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Blast From the Past
By expanding the season for Studio 89, WNKU is doubling down on an old concept: radio you actually want to listen to.
Glen Penquite is the best kind of Studio 89 regular, the kind who feeds the band and crew for free. Accompanied by his wife, as well as an assortment of veggie, fruit, sandwich, and dessert trays, Penquite makes the 75-mile drive, one way, from his catering business in Bellbrook, Ohio, to the campus of Northern Kentucky University, the home of WNKU-FM and Studio 89, with stunning regularity. Over its 10-year history Studio 89 has featured a healthy roster of local favorites (Daniel Martin Moore, Kim Taylor) along with national acts (Los Lonely Boys, James McMurtry, the Rev. Peyton’s Big Damn Band). And they do the show the old-fashioned way: performed in front of a studio audience and broadcast live on Monday evenings. It doesn’t cost anything for WNKU members to attend a broadcast, but Penquite enjoys it so much he felt like giving back in some way—and the free grub is a hit with the artists and a production staff of unpaid college students. “It’s like date night for me and my wife,” he says. “It’s a blast.”
Not all listeners exhibit that level of devotion to WNKU, to be sure. But Greg and Colleen Penquite could be seen as leading indicators in the public radio station’s slow but steady march toward easing its financial burdens by broadening and energizing its listenership. WNKU spins a format called Triple-A (Adult Album Alternative), which means a playlist with more diversity than your average rock station. On a recent afternoon the variety of music wafting out of the Highland Heights studios ranged from indie-rock favorites Calexico and Ben Gibbard to classic rock mainstays Eric Clapton and Talking Heads to Teddy Thompson, Justin Townes Earle, and Ben Taylor, three rootsy singer-songwriters carrying on the work of their respective fathers (Richard, Steve, and James).
“How many times can you hear ‘(I Can’t Get No) Satisfaction’ or ‘Stairway to Heaven’?” asks Penquite, who at 56 is the kind of Baby Boom listener that classic rock stations are desperately trying to hold on to. “The new artists, the Americana artists—it’s so refreshing.”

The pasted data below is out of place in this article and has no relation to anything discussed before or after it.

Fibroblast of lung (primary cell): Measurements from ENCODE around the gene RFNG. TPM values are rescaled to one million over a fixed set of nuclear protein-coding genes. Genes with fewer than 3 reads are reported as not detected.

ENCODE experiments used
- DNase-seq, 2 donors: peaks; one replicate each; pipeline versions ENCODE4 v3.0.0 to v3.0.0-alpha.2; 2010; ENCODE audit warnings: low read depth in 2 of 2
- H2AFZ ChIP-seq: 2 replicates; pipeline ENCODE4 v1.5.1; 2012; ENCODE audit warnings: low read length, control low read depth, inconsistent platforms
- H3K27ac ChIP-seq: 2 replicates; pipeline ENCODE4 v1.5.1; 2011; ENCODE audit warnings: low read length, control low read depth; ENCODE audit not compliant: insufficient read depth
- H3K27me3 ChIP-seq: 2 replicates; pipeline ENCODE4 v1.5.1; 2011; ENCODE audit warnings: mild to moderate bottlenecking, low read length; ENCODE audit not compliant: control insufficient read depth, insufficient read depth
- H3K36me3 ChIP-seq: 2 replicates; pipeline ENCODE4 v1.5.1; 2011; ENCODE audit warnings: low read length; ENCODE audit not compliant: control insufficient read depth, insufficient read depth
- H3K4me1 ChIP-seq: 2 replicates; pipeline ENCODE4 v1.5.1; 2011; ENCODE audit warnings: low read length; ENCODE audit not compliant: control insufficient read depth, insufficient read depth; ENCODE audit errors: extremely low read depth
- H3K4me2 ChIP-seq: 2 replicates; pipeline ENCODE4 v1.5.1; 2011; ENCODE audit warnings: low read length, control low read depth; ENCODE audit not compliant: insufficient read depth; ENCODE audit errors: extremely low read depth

In 2012, the radio station doubled the number of Studio 89 shows, going from one 13-week series a year to two, in spring and fall. (The initial 2013 series opens February 18 and runs through May.) WNKU music director John Patrick McGue says the show is an easy sell to lesser-known musicians, thanks in part to the Clear Channel-ization of the radio landscape. “It’s all corporate,” says McGue, who goes by John Patrick during his afternoon on-air slot. “You’ve got one program director for the whole country. [If you’re a nationally known act] you’re on every station. But to get on if you’re a band in Cincinnati? It’s probably not gonna happen. Most bands will do anything to get their music out there.”
It helps, too, that the station is now broadcasting the show in a modern new space. The 80- to 100-seat Digitorium in NKU’s Griffin Hall is filled with roughly $1 million in tech equipment, including TV cameras and a 25-foot-by-15-foot MicroTile LED wall that serves as a backdrop for the performers. Students do all of the directing, filming, and editing, and turn it into an hour-long show for Kentucky’s public television network KET. It’s no coincidence that the format is similar to the longtime PBS live-music show Austin City Limits; Chris Strobel, an associate professor of electronic media and broadcasting, uses it as a measuring stick for Studio 89. “The quality is there,” he says. “When we started [on KET], we were the lead-in to Austin City Limits. My goal is the same with CET, to be of the same quality.”